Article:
Admiral Duncan Bombing Memorial Hot
Memorial dedicated to those who perished in the targeted attacks on LGBTQI venue the Admiral Duncan in 1999.
On the evening of 30 April 1999, the Admiral Duncan was the scene of a bomb blast that killed three people and wounded around 70. The bomb was the third that had been planted by Neo-Nazi David Copeland, who was attempting to stir up ethnic and homophobic tensions by carrying out a series of bombings.
Copeland's previous London bomb attacks, on 17 April in Brixton and 24 April in Hanbury Street, had made Londoners wary. Although they had been described as race-hate attacks, police had issued a warning that a gay bar could be the bomber's next target, and The Yard – another pub in the area – had displayed a poster warning customers to be alert. On Thursday 29 April, CCTV footage from Brixton was given wide publicity after an image of the suspected bomber was identified on it. This caused Copeland to bring forward his bombing of the Admiral Duncan to Friday evening. The unattended bag containing the bomb was noticed by patrons of the Admiral Duncan; however the bomb exploded at 6:37 pm, just as the bag was being investigated by the pub manager, Mark Taylor. Three people were killed, Andrea Dykes, 27, four months pregnant; her friend, Nik Moore, 31; and John Light, 32, the best man at the wedding of Andrea and her husband, who was himself seriously injured. Around 70 people were injured.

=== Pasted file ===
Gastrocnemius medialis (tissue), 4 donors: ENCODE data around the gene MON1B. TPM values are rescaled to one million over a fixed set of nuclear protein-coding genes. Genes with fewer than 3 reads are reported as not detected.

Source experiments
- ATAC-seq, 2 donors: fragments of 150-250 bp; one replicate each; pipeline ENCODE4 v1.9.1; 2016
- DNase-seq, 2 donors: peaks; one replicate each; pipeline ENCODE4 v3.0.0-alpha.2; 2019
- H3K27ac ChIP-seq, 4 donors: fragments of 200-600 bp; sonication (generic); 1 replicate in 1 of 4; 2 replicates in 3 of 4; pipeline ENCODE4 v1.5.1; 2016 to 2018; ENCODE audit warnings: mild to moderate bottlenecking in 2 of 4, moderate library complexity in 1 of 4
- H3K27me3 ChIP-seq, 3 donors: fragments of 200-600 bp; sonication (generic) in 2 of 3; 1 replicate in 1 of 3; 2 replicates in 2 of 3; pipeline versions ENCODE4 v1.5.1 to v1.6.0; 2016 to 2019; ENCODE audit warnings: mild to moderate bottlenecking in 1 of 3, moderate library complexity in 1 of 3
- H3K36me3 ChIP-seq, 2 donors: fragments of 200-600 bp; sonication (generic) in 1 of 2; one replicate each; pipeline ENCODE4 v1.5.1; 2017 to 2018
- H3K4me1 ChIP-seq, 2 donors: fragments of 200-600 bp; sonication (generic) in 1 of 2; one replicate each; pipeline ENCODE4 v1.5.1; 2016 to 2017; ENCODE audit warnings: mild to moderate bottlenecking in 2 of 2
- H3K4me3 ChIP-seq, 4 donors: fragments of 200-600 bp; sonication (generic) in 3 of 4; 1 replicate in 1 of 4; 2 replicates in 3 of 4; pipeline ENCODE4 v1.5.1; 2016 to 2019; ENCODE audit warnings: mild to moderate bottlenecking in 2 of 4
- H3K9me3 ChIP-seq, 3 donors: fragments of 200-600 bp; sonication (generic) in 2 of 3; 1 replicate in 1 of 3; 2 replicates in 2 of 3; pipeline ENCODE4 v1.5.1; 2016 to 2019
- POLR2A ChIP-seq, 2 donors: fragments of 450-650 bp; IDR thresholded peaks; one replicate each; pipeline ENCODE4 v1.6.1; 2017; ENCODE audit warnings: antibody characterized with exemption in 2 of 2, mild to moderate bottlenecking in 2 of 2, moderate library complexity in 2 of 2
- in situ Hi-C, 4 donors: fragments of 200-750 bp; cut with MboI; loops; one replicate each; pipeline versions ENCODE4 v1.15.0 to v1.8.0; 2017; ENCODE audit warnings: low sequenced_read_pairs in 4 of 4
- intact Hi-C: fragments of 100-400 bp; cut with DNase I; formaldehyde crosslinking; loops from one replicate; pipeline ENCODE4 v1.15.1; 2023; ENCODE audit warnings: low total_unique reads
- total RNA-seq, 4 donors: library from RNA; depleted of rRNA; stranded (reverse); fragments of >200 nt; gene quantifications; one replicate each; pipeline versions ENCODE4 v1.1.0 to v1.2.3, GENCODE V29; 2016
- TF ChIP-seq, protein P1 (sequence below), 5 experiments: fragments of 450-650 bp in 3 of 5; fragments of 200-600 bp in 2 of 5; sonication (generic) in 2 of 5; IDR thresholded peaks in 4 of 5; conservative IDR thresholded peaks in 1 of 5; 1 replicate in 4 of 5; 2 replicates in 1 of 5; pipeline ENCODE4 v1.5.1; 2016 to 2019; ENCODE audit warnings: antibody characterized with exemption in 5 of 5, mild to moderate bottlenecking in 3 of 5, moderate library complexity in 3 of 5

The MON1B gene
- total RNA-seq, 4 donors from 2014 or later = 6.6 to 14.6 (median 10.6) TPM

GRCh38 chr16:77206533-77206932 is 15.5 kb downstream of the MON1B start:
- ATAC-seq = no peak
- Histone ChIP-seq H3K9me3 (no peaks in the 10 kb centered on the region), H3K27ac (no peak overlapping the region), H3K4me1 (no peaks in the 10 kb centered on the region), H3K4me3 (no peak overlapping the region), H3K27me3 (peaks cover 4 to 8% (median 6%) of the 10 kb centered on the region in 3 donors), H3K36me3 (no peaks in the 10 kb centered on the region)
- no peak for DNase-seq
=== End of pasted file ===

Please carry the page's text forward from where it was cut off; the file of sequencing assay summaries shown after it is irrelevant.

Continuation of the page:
The plaque in the gardens went missing for a breif period in 2013 before anti hate crime group 17-24-30 stepped in to help bring the memorial back.